The new bike lanes on Elston still need bike symbols and crosshatching in the buffers. Photo: John Greenfield
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It’s been a long time coming, but buffered bike lanes have finally materialized on Elston between North and Webster. With this new segment, just about all of the nine-mile-long diagonal street has the lanes.
Buffered lanes usually serve as a consolation prize for cyclists on streets where there isn’t enough right of way, or political will, to install physically protected bike lanes. Since they’re merely paint on the road, and they generally don’t inquire the elimination of any car parking spaces, they’re really not much of an imposition drivers.
But the buffered lanes on this stretch of Elston were surprisingly controversial. When Chicago Department of Transportation staff discussed the plan for them at a meeting hosted by the North Branch Works industrial council back in December 2013, there was stiff resistance. Although there was already a protected lane on the street from Division to North, and a faded conventional lane north of North, the industrial council argued that encouraging more cycling on the street would interfere with truck movement and endanger bike riders.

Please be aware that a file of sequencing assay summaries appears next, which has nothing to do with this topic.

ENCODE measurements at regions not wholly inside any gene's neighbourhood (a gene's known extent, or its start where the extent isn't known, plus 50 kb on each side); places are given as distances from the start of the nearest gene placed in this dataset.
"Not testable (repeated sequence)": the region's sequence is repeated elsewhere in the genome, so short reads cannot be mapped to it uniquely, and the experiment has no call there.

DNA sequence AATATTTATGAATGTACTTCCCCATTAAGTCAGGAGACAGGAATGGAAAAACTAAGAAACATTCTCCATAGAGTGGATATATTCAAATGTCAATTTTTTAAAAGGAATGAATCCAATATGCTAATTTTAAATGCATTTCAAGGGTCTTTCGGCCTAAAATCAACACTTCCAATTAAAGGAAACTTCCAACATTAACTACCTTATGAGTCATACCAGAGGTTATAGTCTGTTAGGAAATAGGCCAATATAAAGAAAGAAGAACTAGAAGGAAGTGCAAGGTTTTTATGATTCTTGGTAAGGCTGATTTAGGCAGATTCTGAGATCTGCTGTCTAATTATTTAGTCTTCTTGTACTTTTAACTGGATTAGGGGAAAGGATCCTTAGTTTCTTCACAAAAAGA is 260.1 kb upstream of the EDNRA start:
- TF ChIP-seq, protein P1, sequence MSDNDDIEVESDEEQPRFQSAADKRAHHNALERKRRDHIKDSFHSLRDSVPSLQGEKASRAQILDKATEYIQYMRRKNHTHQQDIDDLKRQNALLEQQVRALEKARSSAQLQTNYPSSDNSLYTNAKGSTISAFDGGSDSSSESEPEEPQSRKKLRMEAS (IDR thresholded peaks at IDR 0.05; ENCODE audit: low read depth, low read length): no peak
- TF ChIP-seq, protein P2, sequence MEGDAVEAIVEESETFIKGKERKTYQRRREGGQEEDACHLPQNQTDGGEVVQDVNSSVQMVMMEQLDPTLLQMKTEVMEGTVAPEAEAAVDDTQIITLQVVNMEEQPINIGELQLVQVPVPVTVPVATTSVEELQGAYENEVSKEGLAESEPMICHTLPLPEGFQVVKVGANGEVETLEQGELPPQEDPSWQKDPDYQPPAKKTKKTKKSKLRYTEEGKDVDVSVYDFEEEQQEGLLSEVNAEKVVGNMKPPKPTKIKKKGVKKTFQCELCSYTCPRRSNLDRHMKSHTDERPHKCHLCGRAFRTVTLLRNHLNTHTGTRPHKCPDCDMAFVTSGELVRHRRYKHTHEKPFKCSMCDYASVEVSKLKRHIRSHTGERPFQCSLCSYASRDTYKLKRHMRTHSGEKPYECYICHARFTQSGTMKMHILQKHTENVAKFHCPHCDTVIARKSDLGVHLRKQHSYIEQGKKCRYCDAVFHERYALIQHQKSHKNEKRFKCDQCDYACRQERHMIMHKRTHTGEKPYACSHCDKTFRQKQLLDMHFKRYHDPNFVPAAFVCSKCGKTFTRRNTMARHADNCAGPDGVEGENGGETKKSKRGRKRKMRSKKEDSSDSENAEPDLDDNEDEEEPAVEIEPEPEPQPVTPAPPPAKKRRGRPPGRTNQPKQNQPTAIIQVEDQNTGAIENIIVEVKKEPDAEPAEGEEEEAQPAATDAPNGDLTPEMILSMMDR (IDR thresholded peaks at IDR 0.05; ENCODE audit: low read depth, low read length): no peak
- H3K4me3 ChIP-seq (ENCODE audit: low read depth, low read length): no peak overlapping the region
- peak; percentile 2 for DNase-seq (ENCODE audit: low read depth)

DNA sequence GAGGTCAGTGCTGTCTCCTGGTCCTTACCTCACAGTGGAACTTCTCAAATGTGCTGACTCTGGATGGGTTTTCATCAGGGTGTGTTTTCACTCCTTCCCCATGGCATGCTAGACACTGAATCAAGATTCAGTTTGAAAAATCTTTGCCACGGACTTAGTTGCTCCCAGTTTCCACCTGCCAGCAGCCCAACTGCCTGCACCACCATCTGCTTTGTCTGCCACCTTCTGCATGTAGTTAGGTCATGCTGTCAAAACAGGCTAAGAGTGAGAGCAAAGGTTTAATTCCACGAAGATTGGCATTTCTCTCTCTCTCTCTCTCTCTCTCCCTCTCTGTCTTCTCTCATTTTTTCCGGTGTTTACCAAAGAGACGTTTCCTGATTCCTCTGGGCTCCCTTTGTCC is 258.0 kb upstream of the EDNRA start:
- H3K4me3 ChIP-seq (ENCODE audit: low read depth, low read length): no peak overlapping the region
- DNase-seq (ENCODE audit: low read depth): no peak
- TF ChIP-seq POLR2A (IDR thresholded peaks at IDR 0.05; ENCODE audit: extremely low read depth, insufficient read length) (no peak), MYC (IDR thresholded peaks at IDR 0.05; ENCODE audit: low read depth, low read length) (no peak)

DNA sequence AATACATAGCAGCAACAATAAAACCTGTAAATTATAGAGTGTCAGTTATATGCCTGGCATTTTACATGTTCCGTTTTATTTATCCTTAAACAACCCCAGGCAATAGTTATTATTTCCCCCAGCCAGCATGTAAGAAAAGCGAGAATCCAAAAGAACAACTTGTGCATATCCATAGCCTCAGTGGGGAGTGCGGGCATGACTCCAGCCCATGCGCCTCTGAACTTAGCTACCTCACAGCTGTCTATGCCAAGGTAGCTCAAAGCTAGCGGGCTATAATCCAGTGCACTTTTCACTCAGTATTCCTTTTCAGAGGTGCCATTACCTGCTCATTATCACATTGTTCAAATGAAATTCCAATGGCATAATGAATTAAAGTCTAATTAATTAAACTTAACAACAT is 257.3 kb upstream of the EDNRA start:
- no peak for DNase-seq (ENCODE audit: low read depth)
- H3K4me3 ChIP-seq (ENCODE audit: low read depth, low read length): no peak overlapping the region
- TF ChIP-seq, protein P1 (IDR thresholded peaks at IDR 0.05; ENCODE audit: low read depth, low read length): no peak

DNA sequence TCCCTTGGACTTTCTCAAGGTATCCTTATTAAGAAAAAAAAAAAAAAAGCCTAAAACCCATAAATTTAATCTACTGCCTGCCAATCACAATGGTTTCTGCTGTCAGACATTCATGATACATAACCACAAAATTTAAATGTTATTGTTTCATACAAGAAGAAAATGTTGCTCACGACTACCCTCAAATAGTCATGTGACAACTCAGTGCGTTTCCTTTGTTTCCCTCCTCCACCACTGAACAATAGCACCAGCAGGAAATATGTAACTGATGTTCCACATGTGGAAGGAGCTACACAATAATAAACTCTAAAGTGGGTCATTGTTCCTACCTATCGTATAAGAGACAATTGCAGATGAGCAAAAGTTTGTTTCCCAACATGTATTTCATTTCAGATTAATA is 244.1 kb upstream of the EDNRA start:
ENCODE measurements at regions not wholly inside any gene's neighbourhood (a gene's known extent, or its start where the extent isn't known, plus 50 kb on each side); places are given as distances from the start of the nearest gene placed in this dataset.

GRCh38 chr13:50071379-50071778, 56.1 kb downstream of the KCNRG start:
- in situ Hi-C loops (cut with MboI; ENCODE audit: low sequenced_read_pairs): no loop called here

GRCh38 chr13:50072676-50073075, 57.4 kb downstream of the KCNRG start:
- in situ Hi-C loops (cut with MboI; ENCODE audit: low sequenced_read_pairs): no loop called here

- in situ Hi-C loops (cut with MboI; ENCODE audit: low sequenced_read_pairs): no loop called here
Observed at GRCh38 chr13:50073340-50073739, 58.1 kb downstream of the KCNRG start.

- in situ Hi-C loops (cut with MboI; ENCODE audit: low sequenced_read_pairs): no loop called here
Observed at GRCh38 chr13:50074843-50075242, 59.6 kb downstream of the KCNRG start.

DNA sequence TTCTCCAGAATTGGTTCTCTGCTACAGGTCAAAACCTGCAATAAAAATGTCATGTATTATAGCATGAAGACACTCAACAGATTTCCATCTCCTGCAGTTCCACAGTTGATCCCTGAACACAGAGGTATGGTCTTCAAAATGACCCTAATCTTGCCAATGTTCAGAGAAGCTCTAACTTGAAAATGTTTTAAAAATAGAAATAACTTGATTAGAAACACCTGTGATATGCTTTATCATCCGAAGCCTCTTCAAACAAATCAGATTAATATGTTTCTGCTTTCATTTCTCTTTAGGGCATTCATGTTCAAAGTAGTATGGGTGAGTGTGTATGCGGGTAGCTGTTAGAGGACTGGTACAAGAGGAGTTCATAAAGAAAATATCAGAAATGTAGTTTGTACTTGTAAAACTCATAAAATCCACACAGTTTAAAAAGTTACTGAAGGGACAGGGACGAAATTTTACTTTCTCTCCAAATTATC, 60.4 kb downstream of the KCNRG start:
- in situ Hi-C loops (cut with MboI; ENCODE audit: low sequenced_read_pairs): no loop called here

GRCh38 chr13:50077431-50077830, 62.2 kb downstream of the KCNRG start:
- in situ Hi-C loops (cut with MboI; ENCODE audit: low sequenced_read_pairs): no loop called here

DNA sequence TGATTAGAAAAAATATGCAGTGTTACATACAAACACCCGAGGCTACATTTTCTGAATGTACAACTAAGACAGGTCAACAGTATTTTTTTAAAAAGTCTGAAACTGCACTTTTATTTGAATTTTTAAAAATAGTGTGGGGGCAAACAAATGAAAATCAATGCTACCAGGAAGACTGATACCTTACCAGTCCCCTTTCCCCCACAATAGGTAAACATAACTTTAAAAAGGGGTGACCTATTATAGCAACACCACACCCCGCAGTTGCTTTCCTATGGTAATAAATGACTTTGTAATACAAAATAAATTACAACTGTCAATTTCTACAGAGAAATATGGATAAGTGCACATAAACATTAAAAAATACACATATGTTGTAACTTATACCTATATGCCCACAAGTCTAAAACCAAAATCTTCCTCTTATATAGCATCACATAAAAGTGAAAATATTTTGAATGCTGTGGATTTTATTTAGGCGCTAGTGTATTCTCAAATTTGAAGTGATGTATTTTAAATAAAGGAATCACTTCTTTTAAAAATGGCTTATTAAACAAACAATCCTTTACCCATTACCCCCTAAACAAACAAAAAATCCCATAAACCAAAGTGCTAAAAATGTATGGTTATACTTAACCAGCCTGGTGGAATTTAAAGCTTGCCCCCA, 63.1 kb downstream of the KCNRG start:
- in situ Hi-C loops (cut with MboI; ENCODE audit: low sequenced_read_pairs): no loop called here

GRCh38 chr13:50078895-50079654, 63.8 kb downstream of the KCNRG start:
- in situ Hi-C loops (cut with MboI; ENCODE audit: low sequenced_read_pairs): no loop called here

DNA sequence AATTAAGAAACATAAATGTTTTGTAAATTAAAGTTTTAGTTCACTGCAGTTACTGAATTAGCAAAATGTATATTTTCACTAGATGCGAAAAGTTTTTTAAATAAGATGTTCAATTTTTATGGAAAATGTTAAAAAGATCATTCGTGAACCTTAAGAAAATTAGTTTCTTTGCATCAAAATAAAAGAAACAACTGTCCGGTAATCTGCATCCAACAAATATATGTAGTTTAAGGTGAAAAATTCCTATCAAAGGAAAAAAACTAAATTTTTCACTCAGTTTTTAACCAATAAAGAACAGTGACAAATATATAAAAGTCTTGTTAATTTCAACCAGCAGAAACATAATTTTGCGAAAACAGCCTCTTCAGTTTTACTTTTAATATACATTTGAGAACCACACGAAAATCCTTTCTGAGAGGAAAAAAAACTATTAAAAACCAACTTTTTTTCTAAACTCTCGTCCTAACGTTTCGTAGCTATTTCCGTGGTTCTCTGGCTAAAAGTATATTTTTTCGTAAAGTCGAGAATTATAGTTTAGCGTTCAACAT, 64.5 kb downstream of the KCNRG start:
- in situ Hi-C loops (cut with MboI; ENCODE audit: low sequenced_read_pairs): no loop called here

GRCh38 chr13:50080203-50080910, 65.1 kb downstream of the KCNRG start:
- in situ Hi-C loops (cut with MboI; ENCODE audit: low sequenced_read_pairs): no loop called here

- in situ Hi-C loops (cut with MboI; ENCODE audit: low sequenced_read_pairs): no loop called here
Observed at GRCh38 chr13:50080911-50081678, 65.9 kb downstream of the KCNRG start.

The bike lanes near Kohl’s, a little south of Webster. Photo: John Greenfield
As an alternative to upgrading the Elston lanes, the North Branch Works lobbied CDOT to build a roundabout bicycle detour proposal designed by a local architecture firm, dubbed “A New Bike Route.” Fortunately, the department held its ground, pointing out there was already heavy bike traffic on Elston, and more than a quarter of injury crashes on the street involved cyclists.
In spring of 2014, CDOT presented a slightly modified design for the buffered lanes, with the travel lanes widened from 10.5 feet to 11 feet, and the industrial council grudgingly accepting the plan. The bike lanes were slated for construction within a year, but installation didn’t begin until almost two years later.
Following the repaving of this stretch, the parallel lines for the lanes and buffers were installed, but the bike symbols and crosshatching for the buffers haven’t been put in yet, but the lanes are already functional. The rest of the work should be completed in the early spring, once the weather is warm enough for pavement marking, according to CDOT spokesman Mike Claffey.